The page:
Who’s so stupid as to spoil their espresso with an extra shot of water?
Who’s so stupid as to spoil their espresso with an extra shot of water?
Anyone who owns a super-automatic machine and wants really enjoyable coffee, that’s who!
In nearly every one of my super-automatic espresso machine reviews, I grimace when the device spits out a café crèma, lungo or any other version of super-automatic coffee. If it’s a longer coffee you’re after, I’d just as often advise you to go for an americano.
This article will explain why I advise this, what exactly an americano is, how to prepare one correctly and what ultimately distinguishes an americano from other coffee varieties.
This is an updated version of a really old article in which I managed to cause quite some confusion. Hopefully that won’t happen this time – even if “confusion” is an important theme with the americano anyway.
Table of Contents
What Is an Americano?
There are often countless descriptions for one and the same coffee drink, with the differences between them minimal at most. Nowhere is this more true than with the americano. It goes by several other names, too, including ‘americano coffee’, ‘American coffee’, ‘caffè americano’ and ‘café americano’. Essentially, we’re always talking about an espresso with extra added water. The term “espresso”, however, is a bit controversial.
That’s because super-automatic machines make a certain type of espresso, but not the Italian original. That requires a portafilter machine. This might sound like nitpicking, but it does make a big difference when describing the long versions of each drink.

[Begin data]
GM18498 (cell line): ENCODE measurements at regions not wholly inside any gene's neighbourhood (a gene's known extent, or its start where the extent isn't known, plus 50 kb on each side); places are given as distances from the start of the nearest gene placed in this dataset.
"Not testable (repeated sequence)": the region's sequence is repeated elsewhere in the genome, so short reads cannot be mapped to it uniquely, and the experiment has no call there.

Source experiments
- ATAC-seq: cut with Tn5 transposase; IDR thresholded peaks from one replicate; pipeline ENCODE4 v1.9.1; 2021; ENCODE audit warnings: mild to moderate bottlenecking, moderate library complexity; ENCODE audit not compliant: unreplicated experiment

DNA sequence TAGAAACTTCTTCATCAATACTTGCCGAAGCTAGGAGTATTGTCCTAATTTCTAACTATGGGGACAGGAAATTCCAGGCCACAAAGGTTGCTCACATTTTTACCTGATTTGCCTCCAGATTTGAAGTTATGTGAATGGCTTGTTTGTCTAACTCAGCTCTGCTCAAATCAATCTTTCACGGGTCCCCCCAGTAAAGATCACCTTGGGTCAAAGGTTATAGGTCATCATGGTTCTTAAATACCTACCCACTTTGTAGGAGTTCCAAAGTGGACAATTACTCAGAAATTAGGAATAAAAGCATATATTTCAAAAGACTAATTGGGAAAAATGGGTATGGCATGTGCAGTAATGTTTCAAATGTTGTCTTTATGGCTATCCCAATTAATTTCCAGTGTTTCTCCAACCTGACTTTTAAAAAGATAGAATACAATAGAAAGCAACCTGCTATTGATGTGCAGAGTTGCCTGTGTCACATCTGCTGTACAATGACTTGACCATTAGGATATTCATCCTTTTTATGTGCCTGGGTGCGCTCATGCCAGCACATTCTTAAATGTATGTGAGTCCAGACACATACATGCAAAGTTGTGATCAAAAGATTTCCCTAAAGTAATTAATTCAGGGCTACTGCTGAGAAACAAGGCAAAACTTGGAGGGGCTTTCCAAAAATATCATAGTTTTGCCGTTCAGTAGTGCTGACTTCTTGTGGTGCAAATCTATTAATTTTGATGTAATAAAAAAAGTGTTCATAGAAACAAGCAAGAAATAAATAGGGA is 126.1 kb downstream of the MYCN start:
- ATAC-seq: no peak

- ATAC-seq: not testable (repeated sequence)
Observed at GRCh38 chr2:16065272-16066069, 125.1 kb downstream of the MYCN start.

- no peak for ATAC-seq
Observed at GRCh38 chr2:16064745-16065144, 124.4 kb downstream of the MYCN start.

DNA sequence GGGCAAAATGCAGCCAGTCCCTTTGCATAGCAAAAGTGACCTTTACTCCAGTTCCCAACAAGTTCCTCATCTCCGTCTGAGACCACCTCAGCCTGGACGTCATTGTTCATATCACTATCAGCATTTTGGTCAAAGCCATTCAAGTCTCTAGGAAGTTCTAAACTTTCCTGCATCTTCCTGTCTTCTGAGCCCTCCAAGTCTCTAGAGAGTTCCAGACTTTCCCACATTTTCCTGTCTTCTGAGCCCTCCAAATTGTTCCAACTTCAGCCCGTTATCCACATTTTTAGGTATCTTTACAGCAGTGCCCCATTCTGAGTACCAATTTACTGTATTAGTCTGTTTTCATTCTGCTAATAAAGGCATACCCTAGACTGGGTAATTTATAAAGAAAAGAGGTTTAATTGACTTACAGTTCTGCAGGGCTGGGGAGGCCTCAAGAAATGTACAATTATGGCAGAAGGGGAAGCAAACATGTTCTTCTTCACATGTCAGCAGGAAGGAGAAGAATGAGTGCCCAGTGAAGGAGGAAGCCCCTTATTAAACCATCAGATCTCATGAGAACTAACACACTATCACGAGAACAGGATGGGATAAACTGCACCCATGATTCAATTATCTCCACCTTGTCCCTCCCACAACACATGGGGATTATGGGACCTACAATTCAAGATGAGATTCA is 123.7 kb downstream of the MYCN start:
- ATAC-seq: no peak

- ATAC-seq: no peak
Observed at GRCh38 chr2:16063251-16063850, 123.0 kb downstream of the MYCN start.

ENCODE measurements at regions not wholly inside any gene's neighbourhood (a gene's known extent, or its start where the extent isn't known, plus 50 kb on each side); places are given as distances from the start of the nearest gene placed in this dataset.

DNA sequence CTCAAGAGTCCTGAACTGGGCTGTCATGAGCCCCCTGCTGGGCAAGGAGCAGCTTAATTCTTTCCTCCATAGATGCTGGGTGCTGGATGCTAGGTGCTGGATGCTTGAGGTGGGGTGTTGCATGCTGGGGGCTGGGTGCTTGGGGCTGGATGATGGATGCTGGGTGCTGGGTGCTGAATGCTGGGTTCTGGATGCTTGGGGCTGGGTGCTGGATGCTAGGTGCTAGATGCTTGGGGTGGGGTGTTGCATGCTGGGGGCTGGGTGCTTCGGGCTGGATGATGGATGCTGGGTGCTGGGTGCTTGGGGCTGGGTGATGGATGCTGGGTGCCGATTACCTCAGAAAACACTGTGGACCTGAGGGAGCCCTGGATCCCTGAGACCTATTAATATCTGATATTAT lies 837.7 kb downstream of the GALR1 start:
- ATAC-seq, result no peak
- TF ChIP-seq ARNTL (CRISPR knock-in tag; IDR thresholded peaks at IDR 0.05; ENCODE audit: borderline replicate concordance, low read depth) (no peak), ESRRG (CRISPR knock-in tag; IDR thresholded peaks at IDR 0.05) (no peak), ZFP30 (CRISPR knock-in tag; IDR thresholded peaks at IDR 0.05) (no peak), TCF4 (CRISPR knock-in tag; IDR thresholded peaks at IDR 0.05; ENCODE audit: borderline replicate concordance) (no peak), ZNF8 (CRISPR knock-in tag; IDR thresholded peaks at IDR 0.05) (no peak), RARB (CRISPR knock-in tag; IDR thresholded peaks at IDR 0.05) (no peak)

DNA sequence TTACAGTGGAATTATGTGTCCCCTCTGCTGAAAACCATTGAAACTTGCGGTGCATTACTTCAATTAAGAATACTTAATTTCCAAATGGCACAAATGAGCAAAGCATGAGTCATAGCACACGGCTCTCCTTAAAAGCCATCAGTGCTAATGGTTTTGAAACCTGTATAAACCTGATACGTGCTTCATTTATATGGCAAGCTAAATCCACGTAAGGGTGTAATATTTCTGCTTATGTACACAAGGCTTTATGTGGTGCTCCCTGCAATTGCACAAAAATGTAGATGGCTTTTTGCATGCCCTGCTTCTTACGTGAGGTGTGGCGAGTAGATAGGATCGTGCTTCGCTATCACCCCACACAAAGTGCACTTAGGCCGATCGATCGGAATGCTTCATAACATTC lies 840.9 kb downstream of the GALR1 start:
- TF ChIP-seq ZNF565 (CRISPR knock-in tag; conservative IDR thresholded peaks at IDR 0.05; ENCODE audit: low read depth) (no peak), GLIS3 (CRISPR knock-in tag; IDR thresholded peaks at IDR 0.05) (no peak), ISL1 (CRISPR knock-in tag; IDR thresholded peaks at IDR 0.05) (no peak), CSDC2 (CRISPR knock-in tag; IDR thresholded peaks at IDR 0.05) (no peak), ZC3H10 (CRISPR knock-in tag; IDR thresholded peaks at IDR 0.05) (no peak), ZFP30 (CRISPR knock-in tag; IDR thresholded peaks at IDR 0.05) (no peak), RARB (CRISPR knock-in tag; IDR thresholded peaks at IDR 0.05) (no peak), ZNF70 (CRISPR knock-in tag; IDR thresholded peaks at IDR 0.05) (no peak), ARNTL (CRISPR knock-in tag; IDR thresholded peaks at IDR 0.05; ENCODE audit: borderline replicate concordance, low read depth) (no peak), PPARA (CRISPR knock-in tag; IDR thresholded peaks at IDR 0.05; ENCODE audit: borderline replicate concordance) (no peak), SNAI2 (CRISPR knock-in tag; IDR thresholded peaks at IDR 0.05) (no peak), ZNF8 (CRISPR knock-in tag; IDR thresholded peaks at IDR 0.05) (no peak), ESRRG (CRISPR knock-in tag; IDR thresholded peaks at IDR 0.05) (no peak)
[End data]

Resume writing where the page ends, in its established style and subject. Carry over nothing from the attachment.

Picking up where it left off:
For me, an americano is always an espresso ‘stretched’ by adding an extra shot of water after extraction – regardless of where the espresso comes from. No matter what you call it, there are three things to keep in mind when it comes to americano coffee:
- To make a quality americano, the proportion of coffee to water must be 1:3, as per the recipe. Theoretically. You can just as well lengthen one to four espresso shots with a drop or large dash of water – let your taste buds decide. Most of you seem to love the 1:1 ratio best.
- To make an attractive americano, it makes sense to add hot water to the cup first and to then pull the espresso shot(s) directly into the same cup. This ensures the crema remains more stable than when doing things the other way around.
- To make a deliciously hot americano, the temperature of the extra water must be around 194 to 201 degrees Fahrenheit.
Why Is It Called Americano Coffee?
Legend has it that the americano was only ever invented because Americans were too soft for proper espresso. During the Second World War, the GIs stationed in Italy couldn’t cope with the caffeine bombs produced by portafilter machines.
So, the Italians rolled their eyes like mad and, for the sake of the soldiers, spoiled their nice espresso with an extra dash of hot water. The soldiers thought this was great, the name Caffè Americano was born, and the drink gained a foothold both in the American homeland and all over the world.
I’ve no idea how much truth there is to all that. The story definitely proves, however, that despite its wide distribution and the many trends, American coffee still retains its traditional Italian coffee soul – because at the heart of every americano is always a good strong espresso.
What’s the Difference Between an Americano and a Caffè Crema?
When I read caffè crema or café crème somewhere, I roll my eyes like mad. That’s because these are just words used to extract money from your back pocket. Caffè crema is a term exclusively used to describe the espresso from super-automatic machines that’s lengthened with water during preparation.
In essence, this means:
- (Real) espresso plus extra water results in an americano.
- Super-automatic espresso prepared directly with extra water results in a caffè crema.
- The eye rolling usually concerns the caffè crema or café crème “bean type” offered for sale on the supermarket shelf.
Supposedly, these are special beans that make this preparation concept possible in the first place and which lead to a fuller-bodied aroma once the drink has been ‘stretched’. There’s no such thing, of course.
What's the Difference Between an Americano and a Lungo?